The title of the posts I've done recently on the Monestir de Pedrables in Barcelona have been entitled Una Joia del Gòtic Català - A Jewel of Catalan Gothic. And indeed it is! But within that glorious Catalan Gothic frame rests many jewels of the Catalan Renaissance and Baroque. The dormitor is a treasure casket of paintings, etchings, sculptures, carvings, fabric and furnishings of the great periods of wealth for the Poor Clares.
The Monastery attracted woman from many of the noblest - and wealthiest - families of Catalonia. The Roman Catholic tradition of an unmarried girl - or girls - from a family being sent to the cloister was strong in the society of the time. And it should be recognized that the Monastery was founded by a widow and many of the first sisters were wealthy widows like its founder. Families were bound to give gifts as part of the "dowry" as their daughters/sisters were "wedded" to Christ. As well as money the dowry would often include religious objects worked in gems, gold and silver and paintings of a religious nature - often celebrating the patron saints and piety of the donating family. Royal and wealthy patrons would give gifts as votive offerings and thanks for blessings received. Over the centuries a religious house could amass a wealth of art and artifacts.
And if the museum of the cloister is any indication the treasury of Pedrables was overflowing. A favoured way of displaying the wealth was to enclosed several paintings, ceramics or reliefs within an elaborately carved and gilded frame. These retables or retablos could serve as the backdrop for a portable altar or were hung in sisters' cells as shrines and focuses for mediation. The themes of the retablos are fairly common - patron saints, the
Nativity, the Crucifixion, the Madonna - some with magnificent works of
art will-you nil-you incorporated with what could be termed "religious
schlock". In some cases they were given to the Monastery as a completed piece but many were created after the fact, at the behest of the Order, from objects donated individually. There are often stylistic differences in the paintings, ceramics or carvings that would suggest the later.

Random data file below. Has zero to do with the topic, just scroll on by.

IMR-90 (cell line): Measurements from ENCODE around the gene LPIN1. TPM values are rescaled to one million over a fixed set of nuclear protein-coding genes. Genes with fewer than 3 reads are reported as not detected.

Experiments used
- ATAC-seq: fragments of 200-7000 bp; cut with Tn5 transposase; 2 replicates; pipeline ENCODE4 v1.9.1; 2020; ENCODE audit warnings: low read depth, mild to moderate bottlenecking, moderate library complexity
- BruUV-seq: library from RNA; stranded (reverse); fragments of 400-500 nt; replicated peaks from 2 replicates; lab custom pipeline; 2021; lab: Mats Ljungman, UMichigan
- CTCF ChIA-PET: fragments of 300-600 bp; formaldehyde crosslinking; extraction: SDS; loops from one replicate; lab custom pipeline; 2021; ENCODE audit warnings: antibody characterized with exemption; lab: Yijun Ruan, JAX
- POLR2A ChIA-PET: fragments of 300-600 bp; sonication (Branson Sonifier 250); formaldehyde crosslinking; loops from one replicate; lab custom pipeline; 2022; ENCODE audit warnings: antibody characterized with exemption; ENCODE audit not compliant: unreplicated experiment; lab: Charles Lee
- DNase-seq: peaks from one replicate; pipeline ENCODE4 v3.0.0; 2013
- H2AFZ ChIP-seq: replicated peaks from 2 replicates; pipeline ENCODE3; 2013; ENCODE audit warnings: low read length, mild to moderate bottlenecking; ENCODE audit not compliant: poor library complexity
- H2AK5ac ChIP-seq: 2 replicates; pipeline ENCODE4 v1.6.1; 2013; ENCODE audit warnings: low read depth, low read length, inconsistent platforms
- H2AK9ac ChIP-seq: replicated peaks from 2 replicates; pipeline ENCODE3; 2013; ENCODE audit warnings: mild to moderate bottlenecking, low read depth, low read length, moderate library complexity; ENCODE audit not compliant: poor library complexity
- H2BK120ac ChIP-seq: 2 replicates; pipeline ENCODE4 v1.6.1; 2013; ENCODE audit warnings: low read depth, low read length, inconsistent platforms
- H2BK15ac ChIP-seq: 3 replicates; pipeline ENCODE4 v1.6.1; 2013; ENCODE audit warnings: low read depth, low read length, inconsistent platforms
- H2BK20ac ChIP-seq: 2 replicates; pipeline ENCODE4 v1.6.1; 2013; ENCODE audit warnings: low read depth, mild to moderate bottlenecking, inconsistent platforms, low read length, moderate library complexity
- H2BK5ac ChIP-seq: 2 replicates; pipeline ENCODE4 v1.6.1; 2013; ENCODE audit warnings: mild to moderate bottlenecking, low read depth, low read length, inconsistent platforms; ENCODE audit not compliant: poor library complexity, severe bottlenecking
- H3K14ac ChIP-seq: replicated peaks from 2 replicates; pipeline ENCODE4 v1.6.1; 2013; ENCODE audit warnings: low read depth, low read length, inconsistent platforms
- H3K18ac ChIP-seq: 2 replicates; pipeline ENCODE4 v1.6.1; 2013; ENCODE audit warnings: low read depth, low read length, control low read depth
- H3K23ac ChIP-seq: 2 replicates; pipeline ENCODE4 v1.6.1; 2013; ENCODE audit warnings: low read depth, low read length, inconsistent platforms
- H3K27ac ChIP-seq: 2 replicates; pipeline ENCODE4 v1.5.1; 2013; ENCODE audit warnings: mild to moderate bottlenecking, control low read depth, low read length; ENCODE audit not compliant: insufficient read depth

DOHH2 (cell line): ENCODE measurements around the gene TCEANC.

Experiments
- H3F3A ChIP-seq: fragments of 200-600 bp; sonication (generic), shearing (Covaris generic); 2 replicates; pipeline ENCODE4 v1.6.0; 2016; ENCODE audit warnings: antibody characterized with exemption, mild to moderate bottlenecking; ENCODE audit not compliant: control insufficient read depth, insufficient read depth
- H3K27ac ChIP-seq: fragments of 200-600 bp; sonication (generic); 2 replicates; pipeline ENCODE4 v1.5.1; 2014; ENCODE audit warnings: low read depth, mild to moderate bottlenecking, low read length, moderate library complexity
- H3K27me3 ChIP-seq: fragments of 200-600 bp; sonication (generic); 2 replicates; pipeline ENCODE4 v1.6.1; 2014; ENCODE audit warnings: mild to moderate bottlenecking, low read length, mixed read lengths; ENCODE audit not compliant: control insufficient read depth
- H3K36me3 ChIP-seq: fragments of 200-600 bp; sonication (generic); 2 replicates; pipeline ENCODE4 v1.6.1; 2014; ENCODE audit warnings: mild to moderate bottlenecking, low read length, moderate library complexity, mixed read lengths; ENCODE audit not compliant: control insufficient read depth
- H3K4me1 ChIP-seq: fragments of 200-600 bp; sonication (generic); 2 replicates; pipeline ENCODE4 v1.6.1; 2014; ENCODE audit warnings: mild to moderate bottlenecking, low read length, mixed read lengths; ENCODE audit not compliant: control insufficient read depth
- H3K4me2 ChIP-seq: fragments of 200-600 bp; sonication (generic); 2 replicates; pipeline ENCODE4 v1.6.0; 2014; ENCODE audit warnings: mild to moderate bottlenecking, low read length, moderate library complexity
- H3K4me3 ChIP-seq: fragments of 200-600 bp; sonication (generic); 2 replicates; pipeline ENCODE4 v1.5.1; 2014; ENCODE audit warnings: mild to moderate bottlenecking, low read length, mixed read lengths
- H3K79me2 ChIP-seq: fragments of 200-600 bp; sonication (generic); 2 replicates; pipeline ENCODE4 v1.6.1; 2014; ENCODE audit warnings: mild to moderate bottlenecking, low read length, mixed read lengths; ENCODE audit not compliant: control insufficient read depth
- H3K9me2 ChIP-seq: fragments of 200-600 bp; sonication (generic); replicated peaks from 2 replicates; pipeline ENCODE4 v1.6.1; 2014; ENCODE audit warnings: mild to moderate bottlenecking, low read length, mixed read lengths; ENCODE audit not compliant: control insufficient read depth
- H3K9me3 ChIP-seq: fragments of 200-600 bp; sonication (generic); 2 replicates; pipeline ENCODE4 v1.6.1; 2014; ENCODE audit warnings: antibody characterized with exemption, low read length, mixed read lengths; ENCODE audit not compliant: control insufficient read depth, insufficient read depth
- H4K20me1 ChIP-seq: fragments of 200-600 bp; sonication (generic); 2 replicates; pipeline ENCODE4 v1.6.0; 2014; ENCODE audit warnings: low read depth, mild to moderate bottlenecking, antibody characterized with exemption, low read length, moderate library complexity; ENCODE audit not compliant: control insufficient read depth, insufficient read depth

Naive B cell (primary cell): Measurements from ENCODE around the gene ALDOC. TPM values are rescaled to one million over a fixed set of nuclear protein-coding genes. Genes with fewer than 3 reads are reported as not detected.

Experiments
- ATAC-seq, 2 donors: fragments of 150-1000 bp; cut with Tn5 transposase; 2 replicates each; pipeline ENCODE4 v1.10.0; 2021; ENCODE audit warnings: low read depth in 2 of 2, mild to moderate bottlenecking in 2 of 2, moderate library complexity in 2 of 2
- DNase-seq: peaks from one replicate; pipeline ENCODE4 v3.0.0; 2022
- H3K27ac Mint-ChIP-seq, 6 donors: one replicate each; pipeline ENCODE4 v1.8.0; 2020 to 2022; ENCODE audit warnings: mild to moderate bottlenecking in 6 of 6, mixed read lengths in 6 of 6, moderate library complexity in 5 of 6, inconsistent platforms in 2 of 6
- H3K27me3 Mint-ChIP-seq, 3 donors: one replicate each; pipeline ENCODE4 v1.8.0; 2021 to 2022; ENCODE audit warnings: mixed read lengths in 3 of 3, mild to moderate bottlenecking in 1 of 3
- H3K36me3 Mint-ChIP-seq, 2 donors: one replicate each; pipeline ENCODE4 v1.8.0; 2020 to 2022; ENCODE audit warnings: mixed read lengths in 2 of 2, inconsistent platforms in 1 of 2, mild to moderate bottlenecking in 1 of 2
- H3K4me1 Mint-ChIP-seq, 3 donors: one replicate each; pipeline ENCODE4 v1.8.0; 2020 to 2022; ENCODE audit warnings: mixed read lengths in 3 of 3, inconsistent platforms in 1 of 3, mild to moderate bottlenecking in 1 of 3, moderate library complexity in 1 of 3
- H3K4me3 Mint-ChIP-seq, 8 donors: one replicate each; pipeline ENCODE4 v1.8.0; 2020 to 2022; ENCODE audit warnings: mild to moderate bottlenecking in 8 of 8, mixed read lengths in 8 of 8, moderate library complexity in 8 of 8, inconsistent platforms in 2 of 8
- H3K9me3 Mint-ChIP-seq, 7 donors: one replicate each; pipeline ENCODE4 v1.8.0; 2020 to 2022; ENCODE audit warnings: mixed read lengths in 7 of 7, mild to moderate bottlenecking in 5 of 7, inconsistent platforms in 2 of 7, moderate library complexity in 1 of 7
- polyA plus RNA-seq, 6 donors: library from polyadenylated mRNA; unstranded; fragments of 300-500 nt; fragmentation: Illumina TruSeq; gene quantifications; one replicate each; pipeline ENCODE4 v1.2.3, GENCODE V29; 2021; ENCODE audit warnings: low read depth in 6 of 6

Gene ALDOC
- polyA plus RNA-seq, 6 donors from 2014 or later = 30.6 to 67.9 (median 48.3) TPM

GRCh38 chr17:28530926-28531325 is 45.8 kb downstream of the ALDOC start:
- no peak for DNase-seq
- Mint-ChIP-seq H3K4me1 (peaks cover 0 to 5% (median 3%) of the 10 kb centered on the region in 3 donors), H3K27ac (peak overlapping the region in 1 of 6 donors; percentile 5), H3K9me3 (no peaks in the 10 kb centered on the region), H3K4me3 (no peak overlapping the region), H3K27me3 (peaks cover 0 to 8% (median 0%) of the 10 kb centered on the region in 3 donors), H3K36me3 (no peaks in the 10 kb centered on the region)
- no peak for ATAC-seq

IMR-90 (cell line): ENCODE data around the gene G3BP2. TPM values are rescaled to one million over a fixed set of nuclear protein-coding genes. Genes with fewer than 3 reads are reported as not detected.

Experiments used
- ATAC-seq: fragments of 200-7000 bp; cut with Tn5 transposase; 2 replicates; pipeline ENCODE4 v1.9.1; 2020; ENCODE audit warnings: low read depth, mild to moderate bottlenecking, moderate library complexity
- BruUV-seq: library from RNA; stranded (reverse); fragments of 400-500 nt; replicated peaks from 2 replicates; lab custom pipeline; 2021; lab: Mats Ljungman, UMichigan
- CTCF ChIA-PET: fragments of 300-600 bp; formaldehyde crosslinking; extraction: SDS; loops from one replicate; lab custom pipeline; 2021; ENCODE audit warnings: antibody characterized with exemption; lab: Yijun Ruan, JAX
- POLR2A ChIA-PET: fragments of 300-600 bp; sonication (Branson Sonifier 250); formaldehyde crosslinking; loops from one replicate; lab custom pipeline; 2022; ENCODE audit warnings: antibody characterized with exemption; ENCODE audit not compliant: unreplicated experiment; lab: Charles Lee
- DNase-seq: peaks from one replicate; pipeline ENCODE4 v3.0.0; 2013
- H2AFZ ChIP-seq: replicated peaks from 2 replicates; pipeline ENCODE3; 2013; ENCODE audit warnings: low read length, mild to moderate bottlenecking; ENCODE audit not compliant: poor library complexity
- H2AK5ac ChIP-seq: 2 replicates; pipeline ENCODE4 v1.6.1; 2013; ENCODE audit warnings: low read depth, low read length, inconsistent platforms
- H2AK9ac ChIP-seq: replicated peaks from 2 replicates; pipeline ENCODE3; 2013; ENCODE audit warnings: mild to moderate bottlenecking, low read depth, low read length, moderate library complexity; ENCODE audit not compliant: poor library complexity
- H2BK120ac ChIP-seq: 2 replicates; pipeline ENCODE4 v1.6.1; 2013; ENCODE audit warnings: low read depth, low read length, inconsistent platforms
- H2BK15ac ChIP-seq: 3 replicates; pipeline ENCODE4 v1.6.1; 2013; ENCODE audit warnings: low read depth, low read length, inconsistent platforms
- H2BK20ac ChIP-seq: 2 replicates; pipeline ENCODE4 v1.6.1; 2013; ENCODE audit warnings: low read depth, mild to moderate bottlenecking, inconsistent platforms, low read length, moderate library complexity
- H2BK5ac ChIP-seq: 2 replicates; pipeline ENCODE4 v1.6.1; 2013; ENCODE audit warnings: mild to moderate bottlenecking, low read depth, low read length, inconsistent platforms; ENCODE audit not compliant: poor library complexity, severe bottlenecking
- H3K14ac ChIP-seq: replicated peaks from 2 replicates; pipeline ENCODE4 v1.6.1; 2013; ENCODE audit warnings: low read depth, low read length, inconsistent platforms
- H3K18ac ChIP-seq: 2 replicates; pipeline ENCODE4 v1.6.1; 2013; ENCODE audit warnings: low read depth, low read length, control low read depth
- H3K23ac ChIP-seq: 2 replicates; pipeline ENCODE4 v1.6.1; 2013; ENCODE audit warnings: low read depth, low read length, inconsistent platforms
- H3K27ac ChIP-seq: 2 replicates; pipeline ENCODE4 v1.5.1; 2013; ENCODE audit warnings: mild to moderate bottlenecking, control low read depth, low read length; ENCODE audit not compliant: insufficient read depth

Amongst the many on display there was one retablo in particular that caught my attention. Unfortunately I didn't make note of the details and a request for information to the Museum at the Monastery has gone unanswered.
The format is fairly standard: a top piece (in this case the Crucifixion); two framing objects (St Anthony of Padua and, I believe, the Virgin - I can't make out the attributes) and a central portrait of a young Madonna holding a distaff and spindle. The whole is encased in an intricately carved and gilded frame.
It was that central portrait that struck me: Mary, almost a child, dressed in traditional Catalan garb and spinning as legend tells us she did while being prepared in the Temple for her tremendous task.
The Gospel of St James relates that St Anne and St Joachim had given up all hope of having children but were given a heavenly message that Anne would conceive and bear a girl child. In thanksgiving for this miracle they vowed to dedicate the child to God. (Always a little cynical where these things are concerned I wonder at longing to have a child in the house and then vowing to give the child up almost immediately - something doesn't compute there!) At the age of three they presented her into the care of the priests of the Temple in Jerusalem and she was to remain there until she was twelve years old. During that time she was prepared for her role as the Mother of God according to the both James and other pseudo-Gospels. One of her duties in the temple was to make vestments for the priests which would account for the distaff and spindle in this lovely little painting and perhaps also serves as justification for the working of vestments that became the vocation of many of the sisters.
What I found marvelous about this, admittedly, minor oil painting is the way the subject is treated. This could be any little girl from the countryside, freshly scrubbed and in her Sunday best - it is possible to see young girls dressed in exactly the same way at various religious and secular festival throughout Catalonia. As was the tradition she has had her ears pierced and she wears a simple strand of coral beads. At the time it was not uncommon for children to wear a coral necklace as it was thought to ward off illness and the evil eye. But in Christian iconography coral has a deeper significance as it represents the blood and the sacrifice of Christ. The painter was transferring what he no doubt saw in front of him to canvas but there was also an underlying message. This simple little innocent peasant girl, serenely going about her work, was to become the crucible for the salvation of the world.
Some how I find this more worthy of meditation and reference than all the bejewelled, velvet robed, silver crowned Queens of Heaven that populate the more revered shrines throughout Spain.
February 4 - 1936: Radium becomes the first radioactive element to be made synthetically.